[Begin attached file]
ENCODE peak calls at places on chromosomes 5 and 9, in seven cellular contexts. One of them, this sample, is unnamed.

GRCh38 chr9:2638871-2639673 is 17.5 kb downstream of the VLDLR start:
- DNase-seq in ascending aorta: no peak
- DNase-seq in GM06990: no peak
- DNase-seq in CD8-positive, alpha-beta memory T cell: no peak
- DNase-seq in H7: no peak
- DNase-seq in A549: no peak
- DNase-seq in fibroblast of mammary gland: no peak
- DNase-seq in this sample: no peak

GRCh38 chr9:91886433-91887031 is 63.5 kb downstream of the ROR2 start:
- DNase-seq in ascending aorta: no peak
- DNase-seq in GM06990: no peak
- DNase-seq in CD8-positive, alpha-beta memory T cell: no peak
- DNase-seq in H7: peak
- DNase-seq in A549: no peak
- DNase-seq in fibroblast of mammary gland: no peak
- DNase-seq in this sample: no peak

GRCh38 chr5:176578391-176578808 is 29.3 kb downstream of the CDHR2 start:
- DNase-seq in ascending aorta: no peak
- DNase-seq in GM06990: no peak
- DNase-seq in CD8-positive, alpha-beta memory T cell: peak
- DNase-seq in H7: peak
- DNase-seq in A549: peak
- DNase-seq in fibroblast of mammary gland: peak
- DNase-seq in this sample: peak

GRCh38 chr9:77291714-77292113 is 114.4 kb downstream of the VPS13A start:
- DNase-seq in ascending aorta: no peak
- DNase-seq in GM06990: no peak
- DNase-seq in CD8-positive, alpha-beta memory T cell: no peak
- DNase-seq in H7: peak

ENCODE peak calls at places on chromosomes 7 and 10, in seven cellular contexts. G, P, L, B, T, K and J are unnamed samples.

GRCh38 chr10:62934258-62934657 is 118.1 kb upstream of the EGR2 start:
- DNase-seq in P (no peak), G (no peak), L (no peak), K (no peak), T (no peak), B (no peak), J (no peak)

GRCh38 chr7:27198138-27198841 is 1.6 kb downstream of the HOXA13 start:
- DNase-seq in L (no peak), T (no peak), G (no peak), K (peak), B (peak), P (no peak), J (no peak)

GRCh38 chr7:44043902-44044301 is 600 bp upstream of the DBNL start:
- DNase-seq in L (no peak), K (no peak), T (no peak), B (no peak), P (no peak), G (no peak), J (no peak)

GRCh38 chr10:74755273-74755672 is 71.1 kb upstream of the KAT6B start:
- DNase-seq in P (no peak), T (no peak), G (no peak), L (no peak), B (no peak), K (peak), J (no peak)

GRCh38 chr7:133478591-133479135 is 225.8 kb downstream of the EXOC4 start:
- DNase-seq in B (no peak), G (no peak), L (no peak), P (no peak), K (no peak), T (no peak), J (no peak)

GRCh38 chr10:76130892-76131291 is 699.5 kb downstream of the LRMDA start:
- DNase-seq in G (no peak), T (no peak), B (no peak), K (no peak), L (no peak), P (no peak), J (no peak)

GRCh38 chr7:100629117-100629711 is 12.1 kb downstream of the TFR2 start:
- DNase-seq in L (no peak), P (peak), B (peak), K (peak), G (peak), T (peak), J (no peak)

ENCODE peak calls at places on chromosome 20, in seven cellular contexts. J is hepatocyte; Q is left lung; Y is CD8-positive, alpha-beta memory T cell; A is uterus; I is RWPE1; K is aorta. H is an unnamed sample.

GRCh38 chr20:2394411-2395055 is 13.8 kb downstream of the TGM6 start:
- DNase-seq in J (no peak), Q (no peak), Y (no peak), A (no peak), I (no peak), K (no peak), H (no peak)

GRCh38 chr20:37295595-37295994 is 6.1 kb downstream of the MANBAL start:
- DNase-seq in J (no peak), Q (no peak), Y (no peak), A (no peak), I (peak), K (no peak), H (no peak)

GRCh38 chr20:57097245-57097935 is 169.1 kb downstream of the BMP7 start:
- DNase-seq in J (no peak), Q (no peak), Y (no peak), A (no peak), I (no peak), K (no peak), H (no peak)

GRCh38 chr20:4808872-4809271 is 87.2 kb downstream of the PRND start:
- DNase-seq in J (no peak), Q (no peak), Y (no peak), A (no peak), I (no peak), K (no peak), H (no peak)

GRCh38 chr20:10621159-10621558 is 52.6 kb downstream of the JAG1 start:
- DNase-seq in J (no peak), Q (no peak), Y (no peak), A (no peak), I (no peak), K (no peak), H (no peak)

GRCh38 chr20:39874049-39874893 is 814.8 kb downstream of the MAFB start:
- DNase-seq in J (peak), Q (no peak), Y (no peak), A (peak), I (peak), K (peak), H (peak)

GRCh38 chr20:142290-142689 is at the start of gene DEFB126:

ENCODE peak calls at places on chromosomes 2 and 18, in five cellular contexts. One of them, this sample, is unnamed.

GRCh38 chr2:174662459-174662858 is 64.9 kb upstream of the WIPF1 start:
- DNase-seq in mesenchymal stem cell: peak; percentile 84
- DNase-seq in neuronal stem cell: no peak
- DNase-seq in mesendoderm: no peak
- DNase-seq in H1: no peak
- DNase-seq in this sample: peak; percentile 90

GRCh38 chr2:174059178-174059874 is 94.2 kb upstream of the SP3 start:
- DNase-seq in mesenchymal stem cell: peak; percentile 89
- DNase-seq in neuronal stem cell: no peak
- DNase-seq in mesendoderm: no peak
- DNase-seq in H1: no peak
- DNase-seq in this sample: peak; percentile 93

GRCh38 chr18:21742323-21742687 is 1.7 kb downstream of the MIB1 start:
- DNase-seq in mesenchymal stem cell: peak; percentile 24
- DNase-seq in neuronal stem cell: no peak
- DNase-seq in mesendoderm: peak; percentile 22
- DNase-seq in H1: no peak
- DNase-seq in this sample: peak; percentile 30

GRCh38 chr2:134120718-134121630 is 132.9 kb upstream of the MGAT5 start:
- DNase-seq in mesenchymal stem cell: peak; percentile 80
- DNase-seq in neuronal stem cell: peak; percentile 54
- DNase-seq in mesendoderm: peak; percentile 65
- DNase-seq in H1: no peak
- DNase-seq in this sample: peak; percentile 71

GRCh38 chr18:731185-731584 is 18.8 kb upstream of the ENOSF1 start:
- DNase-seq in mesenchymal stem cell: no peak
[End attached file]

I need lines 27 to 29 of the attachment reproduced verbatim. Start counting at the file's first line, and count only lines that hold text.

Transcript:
- DNase-seq in ascending aorta: no peak
- DNase-seq in GM06990: no peak
- DNase-seq in CD8-positive, alpha-beta memory T cell: no peak